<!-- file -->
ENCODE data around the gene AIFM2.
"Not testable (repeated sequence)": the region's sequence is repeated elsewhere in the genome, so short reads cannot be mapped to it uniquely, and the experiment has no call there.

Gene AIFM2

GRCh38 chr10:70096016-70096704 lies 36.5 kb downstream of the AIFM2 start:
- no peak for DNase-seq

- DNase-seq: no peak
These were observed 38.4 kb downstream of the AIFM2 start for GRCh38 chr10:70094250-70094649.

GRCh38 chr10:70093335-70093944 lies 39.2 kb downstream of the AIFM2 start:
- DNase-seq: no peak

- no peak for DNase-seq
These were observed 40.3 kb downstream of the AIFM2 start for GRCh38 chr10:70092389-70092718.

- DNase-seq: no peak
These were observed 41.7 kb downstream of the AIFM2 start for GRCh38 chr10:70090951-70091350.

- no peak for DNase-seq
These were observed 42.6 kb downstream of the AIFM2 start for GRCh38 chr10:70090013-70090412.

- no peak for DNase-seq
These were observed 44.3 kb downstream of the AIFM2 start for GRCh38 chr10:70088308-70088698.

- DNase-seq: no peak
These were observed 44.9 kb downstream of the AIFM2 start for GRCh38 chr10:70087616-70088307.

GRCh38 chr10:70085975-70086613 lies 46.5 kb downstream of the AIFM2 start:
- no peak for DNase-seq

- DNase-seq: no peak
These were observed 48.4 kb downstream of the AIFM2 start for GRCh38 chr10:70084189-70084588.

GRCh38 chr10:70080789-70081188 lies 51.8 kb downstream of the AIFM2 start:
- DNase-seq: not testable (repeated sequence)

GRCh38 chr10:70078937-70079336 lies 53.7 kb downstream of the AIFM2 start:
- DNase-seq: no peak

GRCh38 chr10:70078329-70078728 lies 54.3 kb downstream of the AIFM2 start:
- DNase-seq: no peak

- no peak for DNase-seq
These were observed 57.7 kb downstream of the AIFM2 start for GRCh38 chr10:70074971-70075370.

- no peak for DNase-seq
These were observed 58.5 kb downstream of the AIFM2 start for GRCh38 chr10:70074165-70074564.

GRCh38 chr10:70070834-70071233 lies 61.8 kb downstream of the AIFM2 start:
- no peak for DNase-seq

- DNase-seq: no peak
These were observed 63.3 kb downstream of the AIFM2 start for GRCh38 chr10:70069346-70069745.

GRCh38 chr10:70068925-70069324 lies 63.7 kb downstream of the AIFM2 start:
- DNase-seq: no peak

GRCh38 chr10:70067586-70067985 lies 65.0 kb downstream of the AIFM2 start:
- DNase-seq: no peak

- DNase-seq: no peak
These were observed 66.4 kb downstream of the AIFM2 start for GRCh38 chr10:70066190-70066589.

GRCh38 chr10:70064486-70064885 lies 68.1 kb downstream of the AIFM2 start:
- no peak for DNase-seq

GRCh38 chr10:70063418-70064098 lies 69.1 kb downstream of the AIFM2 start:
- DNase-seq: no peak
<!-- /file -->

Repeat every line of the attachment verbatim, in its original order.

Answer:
ENCODE data around the gene AIFM2.
"Not testable (repeated sequence)": the region's sequence is repeated elsewhere in the genome, so short reads cannot be mapped to it uniquely, and the experiment has no call there.

Gene AIFM2

GRCh38 chr10:70096016-70096704 lies 36.5 kb downstream of the AIFM2 start:
- no peak for DNase-seq

- DNase-seq: no peak
These were observed 38.4 kb downstream of the AIFM2 start for GRCh38 chr10:70094250-70094649.

GRCh38 chr10:70093335-70093944 lies 39.2 kb downstream of the AIFM2 start:
- DNase-seq: no peak

- no peak for DNase-seq
These were observed 40.3 kb downstream of the AIFM2 start for GRCh38 chr10:70092389-70092718.

- DNase-seq: no peak
These were observed 41.7 kb downstream of the AIFM2 start for GRCh38 chr10:70090951-70091350.

- no peak for DNase-seq
These were observed 42.6 kb downstream of the AIFM2 start for GRCh38 chr10:70090013-70090412.

- no peak for DNase-seq
These were observed 44.3 kb downstream of the AIFM2 start for GRCh38 chr10:70088308-70088698.

- DNase-seq: no peak
These were observed 44.9 kb downstream of the AIFM2 start for GRCh38 chr10:70087616-70088307.

GRCh38 chr10:70085975-70086613 lies 46.5 kb downstream of the AIFM2 start:
- no peak for DNase-seq

- DNase-seq: no peak
These were observed 48.4 kb downstream of the AIFM2 start for GRCh38 chr10:70084189-70084588.

GRCh38 chr10:70080789-70081188 lies 51.8 kb downstream of the AIFM2 start:
- DNase-seq: not testable (repeated sequence)

GRCh38 chr10:70078937-70079336 lies 53.7 kb downstream of the AIFM2 start:
- DNase-seq: no peak

GRCh38 chr10:70078329-70078728 lies 54.3 kb downstream of the AIFM2 start:
- DNase-seq: no peak

- no peak for DNase-seq
These were observed 57.7 kb downstream of the AIFM2 start for GRCh38 chr10:70074971-70075370.

- no peak for DNase-seq
These were observed 58.5 kb downstream of the AIFM2 start for GRCh38 chr10:70074165-70074564.

GRCh38 chr10:70070834-70071233 lies 61.8 kb downstream of the AIFM2 start:
- no peak for DNase-seq

- DNase-seq: no peak
These were observed 63.3 kb downstream of the AIFM2 start for GRCh38 chr10:70069346-70069745.

GRCh38 chr10:70068925-70069324 lies 63.7 kb downstream of the AIFM2 start:
- DNase-seq: no peak

GRCh38 chr10:70067586-70067985 lies 65.0 kb downstream of the AIFM2 start:
- DNase-seq: no peak

- DNase-seq: no peak
These were observed 66.4 kb downstream of the AIFM2 start for GRCh38 chr10:70066190-70066589.

GRCh38 chr10:70064486-70064885 lies 68.1 kb downstream of the AIFM2 start:
- no peak for DNase-seq

GRCh38 chr10:70063418-70064098 lies 69.1 kb downstream of the AIFM2 start:
- DNase-seq: no peak